An inauspicious starting point for comedy, you might think, but one of Rose's key successes, in her first full-length play (after several short- story and poetry collections), is that it synthesises often bitter pathos with pungent, life-affirming humour, avoiding compromise to either. Opening on the evening following Pearl's funeral, with eldest daughter Peg urging her sisters to take home the left-over sandwiches, it immediately establishes food as an emotional and symbolic central motif. Not for nothing does Pearl, as outsized in figure as she was in personality, reappear to her youngest, Teenie, in the fridge, from where she periodically dispenses a mixture of practical wisdom and voluptuous paeans to the pleasures of eating. Food's connotations with motherhood, nourishment, comfort, desire and self-indulgence are thus harnessed as a semi-subliminal backdrop to the play's more naturalistic treatment of these themes, be it middle daughter Dot's vanity about her size 10 figure, or Teenie's child-woman confusion between her need for consolation and her maturing sexuality.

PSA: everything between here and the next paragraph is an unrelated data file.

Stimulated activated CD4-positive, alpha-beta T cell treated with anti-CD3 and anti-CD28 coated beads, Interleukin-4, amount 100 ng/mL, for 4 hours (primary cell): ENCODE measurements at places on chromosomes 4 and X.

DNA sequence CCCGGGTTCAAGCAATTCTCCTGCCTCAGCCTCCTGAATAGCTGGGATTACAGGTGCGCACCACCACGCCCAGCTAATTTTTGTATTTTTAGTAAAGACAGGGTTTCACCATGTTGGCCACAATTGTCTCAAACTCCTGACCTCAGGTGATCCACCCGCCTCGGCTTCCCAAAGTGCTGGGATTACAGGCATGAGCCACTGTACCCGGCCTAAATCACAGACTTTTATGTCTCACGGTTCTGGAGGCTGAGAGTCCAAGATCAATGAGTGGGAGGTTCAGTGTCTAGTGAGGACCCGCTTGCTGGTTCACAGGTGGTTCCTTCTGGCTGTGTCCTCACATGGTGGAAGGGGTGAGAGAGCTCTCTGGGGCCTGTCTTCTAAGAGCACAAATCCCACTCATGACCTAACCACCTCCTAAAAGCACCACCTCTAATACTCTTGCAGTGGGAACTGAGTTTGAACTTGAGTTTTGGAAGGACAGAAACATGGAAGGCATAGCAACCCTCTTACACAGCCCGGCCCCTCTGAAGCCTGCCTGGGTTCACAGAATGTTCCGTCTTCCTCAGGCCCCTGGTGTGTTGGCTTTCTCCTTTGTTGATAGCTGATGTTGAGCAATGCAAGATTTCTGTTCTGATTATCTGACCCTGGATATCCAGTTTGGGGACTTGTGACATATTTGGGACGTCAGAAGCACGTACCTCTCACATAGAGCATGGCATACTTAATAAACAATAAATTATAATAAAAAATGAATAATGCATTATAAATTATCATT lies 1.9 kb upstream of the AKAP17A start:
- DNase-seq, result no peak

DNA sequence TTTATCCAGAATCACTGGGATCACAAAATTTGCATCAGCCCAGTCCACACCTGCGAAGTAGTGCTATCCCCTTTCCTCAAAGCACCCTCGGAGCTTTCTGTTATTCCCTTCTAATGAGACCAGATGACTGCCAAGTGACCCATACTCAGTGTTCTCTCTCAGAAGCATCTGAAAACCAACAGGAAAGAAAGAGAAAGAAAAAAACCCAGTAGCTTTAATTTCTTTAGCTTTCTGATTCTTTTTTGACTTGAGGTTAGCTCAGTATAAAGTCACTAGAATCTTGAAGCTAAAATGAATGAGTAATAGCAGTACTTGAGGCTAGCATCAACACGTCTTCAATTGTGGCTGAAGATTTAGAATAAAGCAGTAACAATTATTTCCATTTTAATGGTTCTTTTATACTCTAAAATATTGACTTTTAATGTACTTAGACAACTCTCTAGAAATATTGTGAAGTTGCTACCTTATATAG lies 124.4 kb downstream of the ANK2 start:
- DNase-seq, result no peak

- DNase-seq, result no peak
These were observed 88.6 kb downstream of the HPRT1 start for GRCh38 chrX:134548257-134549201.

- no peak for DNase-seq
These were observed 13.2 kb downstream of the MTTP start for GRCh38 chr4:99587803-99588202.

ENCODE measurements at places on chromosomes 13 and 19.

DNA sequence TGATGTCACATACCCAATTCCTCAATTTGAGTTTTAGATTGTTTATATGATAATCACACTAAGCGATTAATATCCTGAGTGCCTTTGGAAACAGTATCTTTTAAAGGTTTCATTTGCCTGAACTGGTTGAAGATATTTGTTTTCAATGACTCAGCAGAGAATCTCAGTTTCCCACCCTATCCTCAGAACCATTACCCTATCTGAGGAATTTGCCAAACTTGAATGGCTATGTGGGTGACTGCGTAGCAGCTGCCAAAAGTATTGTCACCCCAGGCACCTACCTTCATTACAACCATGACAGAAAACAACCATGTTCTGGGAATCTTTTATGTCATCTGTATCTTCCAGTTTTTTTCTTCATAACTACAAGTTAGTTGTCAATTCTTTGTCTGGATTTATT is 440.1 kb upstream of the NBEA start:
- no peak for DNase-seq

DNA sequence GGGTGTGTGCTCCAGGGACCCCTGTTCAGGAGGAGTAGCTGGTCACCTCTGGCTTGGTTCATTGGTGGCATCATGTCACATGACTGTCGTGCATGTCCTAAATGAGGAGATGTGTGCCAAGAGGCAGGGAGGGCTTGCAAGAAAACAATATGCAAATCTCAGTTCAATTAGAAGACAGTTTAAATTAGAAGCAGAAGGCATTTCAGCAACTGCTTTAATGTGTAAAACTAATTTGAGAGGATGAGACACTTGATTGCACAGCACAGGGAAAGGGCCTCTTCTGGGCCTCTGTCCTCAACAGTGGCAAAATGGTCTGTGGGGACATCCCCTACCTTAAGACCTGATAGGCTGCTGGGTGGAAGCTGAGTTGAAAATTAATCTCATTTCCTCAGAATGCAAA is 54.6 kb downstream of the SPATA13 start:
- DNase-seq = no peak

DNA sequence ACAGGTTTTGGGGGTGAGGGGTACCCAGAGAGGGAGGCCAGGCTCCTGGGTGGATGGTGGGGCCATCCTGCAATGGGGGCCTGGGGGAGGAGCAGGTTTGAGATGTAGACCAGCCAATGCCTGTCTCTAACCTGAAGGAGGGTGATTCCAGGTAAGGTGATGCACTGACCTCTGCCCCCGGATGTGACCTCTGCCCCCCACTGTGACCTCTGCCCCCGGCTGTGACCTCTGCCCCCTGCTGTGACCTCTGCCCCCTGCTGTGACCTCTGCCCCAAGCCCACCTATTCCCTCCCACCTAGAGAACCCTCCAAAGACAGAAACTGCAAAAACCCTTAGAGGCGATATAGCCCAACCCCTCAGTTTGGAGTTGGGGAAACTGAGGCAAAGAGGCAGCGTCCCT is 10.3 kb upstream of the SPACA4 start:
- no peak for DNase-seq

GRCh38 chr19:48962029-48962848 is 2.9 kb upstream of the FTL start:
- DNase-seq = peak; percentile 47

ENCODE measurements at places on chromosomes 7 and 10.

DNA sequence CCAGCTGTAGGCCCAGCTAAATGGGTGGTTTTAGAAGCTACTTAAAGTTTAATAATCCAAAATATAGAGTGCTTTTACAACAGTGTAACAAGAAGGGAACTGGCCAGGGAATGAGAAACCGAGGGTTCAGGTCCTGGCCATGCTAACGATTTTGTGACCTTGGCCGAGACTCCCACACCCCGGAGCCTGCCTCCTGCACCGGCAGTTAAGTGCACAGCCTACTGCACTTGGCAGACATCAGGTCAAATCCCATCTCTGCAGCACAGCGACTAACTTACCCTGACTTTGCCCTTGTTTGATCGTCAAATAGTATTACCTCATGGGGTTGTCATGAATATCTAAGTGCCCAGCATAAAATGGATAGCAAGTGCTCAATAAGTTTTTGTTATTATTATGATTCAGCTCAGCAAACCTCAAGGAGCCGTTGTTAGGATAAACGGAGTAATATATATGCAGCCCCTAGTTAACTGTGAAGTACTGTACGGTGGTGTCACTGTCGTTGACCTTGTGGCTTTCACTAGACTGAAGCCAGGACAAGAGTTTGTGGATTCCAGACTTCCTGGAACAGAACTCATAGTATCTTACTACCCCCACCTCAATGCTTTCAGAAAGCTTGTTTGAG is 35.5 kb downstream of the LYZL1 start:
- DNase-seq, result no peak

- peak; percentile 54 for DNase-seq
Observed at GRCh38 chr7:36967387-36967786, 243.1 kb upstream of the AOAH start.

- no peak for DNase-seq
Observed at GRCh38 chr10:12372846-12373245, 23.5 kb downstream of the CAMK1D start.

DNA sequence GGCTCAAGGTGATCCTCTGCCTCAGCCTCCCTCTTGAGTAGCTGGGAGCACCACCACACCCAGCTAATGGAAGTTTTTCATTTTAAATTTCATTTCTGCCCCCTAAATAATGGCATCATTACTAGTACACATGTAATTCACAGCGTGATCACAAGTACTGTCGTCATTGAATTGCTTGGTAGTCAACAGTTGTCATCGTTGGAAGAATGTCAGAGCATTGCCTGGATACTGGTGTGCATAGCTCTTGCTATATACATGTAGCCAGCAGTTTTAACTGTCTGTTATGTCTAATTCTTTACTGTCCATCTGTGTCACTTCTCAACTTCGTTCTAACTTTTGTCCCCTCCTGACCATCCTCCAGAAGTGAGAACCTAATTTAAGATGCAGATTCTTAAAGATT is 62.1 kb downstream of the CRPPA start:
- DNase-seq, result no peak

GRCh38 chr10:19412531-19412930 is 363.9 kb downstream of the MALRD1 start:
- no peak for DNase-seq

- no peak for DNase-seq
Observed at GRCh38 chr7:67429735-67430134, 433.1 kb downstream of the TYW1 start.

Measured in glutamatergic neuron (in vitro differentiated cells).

Hughie, meanwhile, has to figure out how to be a widower, which of his wife's roles to let his daughters take over, and how to exert authority while needing their mothering. Phil McCall conveys this and more with a sagely modulated blend of irascibility, vulnerability and histrionic grandstanding, scoring hearty laughs via knowing nods to caricature, but never sacrificing the man's dignity. His character also illuminates the subject of generational value shifts, with the bespoke tailoring skills of Hughie's former trade set against the Philippines-made wedding dresses Peg sells for a living.
Attention to detail, psychological realism and emotional conviction are well to the fore throughout most of Irene Macdougall's production for the Stellar Quines company, with Monica Gibb's Peg particularly affecting in her insistent, increasingly fraught efforts to keep up everyone else's spirits.
It might still sound like hackneyed domestic territory, if it weren't for the finely wrought grit and sparkle of Rose's dialogue - her sure- footed leaps from the personal to the political, from saltiness to sensuality, and her language's colloquial vigour. The play isn't without its problems - some of the characters' relationships fail to convince, Dot's glacially disdainful demeanour is distinctly overdone, the ballroom-dancing metaphor a trifle obvious. The ghost-in-the-fridge device also leaves a few too many questions unanswered, but its basic, structural import - that an absence can be as powerful as a presence - is skilfully carried through and absorbingly explored.
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